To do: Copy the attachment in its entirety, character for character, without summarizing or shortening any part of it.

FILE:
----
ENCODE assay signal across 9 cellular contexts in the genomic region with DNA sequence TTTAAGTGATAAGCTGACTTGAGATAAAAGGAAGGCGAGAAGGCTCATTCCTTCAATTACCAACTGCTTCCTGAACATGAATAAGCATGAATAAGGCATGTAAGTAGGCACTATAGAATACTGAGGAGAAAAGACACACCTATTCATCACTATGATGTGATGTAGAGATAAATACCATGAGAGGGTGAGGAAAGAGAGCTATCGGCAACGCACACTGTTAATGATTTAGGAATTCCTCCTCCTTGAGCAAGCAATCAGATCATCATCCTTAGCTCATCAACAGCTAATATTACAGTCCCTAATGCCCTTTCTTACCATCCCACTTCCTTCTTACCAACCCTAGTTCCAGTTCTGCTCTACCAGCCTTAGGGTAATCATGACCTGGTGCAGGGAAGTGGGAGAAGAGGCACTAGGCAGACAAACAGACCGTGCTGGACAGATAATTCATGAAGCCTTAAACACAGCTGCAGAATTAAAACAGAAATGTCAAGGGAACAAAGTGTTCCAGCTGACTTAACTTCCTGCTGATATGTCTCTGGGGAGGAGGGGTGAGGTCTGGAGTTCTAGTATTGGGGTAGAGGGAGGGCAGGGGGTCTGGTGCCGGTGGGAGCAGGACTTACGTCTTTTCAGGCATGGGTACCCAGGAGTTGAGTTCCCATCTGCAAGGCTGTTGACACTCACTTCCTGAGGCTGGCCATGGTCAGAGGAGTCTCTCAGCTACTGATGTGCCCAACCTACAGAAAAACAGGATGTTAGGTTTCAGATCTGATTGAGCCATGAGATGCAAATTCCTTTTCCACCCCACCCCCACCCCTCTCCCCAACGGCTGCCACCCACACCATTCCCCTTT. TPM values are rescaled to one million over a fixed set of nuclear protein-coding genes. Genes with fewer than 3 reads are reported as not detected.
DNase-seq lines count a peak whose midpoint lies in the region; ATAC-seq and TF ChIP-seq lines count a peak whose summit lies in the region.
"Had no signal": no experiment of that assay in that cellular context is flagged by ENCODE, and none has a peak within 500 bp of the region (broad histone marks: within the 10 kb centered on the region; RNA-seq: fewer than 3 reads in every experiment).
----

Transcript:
ENCODE assay signal across 9 cellular contexts in the genomic region with DNA sequence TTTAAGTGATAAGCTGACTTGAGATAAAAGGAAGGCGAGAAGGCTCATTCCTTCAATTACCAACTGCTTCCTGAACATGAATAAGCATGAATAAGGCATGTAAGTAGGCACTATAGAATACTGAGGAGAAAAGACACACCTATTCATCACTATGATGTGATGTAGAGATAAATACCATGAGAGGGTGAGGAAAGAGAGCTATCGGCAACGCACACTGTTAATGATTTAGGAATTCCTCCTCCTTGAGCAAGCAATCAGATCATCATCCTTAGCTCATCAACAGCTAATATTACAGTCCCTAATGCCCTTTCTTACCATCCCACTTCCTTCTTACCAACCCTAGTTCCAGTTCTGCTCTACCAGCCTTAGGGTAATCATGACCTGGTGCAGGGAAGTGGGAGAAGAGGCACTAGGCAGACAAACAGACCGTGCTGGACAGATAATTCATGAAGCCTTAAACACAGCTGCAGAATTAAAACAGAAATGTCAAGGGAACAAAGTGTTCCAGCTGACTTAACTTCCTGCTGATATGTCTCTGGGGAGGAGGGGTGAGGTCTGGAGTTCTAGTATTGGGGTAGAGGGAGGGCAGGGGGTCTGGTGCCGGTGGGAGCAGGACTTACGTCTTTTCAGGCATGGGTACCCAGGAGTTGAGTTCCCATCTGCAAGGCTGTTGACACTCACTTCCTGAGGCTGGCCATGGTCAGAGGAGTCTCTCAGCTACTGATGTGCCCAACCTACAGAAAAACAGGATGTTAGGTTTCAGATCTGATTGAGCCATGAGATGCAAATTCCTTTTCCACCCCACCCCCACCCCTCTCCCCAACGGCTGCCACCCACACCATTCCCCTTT. TPM values are rescaled to one million over a fixed set of nuclear protein-coding genes. Genes with fewer than 3 reads are reported as not detected.
DNase-seq lines count a peak whose midpoint lies in the region; ATAC-seq and TF ChIP-seq lines count a peak whose summit lies in the region.
"Had no signal": no experiment of that assay in that cellular context is flagged by ENCODE, and none has a peak within 500 bp of the region (broad histone marks: within the 10 kb centered on the region; RNA-seq: fewer than 3 reads in every experiment).